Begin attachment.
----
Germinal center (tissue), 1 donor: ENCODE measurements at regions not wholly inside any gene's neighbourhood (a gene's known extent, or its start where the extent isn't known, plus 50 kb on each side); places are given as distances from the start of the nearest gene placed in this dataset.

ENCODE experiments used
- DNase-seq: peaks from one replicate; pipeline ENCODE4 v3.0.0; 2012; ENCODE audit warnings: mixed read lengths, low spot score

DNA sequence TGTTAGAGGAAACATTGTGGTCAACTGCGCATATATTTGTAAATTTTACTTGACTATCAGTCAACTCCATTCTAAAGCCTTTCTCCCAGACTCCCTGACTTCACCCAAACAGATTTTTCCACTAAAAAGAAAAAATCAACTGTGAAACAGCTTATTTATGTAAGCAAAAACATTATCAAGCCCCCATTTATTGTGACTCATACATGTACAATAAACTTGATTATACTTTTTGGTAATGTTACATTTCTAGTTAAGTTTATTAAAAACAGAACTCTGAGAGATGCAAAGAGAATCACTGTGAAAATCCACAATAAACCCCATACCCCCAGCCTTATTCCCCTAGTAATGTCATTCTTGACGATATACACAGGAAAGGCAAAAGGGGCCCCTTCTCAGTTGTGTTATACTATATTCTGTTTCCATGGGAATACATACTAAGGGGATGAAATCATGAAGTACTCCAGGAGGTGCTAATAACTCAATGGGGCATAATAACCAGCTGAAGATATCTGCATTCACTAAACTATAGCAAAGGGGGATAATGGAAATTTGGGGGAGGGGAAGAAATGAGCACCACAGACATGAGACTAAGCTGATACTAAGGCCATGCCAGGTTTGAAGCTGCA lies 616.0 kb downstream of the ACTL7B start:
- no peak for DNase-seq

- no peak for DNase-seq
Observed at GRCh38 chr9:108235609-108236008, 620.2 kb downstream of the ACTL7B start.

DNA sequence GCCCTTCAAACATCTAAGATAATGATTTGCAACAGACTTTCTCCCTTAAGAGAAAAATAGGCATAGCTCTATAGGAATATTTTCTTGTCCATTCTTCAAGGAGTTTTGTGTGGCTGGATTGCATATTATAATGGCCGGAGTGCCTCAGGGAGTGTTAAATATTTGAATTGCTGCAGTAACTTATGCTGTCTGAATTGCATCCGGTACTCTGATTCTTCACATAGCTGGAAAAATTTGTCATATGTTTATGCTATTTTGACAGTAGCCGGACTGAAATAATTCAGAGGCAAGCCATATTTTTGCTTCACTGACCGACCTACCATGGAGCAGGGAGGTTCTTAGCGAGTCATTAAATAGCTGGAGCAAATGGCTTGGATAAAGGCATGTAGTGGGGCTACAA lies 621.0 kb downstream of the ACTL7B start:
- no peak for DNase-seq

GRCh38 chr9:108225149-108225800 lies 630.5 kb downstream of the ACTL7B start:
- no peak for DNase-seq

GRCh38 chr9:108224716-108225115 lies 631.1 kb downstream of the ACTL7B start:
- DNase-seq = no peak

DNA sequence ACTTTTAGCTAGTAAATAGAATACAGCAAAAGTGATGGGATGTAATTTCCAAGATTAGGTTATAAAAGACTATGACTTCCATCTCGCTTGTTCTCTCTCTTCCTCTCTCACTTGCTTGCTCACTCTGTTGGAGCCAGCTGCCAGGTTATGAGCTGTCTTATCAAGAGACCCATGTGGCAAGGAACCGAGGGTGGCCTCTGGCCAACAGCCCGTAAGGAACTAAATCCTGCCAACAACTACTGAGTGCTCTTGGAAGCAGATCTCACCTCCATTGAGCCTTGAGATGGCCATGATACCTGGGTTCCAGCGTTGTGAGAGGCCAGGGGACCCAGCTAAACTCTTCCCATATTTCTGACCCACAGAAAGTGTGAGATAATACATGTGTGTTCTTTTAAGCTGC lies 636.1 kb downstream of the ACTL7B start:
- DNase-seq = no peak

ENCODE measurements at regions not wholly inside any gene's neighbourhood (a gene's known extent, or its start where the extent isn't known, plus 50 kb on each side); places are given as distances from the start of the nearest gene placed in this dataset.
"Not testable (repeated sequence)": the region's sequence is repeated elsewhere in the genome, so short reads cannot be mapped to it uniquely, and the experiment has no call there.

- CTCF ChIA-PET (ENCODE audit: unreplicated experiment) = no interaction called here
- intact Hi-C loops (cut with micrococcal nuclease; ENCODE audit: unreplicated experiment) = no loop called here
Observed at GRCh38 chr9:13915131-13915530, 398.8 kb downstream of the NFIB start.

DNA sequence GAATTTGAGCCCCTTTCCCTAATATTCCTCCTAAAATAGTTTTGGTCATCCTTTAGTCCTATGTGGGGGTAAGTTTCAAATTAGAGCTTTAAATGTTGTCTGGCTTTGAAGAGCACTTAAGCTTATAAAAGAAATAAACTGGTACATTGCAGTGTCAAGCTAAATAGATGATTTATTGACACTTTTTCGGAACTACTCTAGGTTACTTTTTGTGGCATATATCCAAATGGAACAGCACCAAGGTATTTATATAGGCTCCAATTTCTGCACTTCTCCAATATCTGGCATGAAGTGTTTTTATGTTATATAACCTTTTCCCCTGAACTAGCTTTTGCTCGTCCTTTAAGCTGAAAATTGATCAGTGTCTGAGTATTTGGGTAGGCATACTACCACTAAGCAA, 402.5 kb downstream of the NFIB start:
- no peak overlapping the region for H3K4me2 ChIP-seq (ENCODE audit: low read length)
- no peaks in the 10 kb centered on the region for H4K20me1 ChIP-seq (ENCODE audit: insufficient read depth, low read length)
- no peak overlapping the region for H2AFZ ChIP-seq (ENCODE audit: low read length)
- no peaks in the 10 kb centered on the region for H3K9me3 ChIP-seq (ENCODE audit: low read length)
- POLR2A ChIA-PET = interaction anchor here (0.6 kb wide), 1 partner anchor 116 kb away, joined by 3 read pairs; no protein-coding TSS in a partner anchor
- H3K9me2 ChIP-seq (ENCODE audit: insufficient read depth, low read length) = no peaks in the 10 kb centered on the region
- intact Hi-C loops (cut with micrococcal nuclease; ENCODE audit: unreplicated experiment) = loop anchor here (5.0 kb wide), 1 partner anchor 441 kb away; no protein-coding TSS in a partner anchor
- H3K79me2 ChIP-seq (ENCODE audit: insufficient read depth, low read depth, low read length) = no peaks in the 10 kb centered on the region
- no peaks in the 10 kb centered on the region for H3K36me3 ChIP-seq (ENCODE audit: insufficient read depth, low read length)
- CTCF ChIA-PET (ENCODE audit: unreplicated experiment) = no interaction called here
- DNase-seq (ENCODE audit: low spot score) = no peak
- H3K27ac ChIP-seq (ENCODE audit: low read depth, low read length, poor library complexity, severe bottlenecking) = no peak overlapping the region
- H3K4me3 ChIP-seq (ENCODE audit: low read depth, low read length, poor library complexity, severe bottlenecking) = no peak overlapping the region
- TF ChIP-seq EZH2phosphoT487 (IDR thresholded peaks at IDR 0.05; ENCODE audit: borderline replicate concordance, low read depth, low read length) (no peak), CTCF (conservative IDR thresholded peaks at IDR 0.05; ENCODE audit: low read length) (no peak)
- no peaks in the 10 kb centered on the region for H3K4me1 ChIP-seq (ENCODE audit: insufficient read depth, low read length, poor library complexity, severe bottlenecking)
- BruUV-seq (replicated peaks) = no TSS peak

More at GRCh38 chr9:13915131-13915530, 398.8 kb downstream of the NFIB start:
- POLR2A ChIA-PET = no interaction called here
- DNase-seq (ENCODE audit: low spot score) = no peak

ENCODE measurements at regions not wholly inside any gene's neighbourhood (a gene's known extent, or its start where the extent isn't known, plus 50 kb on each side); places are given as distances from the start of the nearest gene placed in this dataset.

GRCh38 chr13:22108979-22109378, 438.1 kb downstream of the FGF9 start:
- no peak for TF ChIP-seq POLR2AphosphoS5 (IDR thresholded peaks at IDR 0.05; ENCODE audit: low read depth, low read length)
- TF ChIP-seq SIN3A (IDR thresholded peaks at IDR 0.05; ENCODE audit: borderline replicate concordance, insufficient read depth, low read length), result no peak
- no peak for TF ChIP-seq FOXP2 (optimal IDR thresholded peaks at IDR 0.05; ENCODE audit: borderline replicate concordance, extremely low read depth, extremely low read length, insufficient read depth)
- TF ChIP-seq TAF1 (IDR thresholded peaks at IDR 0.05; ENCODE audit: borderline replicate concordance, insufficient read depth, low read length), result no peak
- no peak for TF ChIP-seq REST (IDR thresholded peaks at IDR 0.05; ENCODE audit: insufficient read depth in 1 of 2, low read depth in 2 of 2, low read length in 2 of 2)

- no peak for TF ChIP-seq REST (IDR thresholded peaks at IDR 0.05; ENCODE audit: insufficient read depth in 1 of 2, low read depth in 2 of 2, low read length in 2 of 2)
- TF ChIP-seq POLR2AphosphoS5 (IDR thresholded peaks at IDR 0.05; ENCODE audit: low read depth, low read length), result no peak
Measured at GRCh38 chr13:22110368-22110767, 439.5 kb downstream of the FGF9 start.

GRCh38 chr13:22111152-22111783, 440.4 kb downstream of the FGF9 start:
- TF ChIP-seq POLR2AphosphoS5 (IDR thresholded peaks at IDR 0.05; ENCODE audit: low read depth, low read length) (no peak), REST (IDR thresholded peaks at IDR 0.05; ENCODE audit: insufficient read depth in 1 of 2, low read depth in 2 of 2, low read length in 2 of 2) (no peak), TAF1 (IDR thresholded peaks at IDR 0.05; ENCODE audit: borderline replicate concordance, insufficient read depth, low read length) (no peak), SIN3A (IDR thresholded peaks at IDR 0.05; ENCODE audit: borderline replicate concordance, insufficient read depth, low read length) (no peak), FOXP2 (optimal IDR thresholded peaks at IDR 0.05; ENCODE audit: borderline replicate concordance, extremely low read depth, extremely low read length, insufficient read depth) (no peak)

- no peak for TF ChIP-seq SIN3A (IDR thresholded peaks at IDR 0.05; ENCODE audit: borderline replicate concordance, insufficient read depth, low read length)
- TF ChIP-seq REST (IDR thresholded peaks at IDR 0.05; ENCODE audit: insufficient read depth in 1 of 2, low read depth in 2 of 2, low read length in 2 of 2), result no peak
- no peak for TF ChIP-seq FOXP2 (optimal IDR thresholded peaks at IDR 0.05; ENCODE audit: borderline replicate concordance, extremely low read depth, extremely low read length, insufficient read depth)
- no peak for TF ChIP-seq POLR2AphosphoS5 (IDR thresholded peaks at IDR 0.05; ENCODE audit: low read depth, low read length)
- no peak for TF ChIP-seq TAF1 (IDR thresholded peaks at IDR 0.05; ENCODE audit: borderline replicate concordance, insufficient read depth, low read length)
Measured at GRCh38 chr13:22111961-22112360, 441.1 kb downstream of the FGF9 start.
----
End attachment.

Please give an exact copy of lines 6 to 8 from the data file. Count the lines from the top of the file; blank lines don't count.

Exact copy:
- no peak for DNase-seq
Observed at GRCh38 chr9:108235609-108236008, 620.2 kb downstream of the ACTL7B start.

DNA sequence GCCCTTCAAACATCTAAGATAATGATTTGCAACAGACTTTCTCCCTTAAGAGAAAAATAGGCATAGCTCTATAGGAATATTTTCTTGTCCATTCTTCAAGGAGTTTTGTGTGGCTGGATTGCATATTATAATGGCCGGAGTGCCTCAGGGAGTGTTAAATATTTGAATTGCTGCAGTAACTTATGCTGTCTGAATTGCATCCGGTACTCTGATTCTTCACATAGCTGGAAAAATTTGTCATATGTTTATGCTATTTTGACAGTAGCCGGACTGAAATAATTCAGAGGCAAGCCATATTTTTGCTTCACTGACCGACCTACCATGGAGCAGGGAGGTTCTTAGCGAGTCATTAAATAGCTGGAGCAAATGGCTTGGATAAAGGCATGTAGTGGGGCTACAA lies 621.0 kb downstream of the ACTL7B start: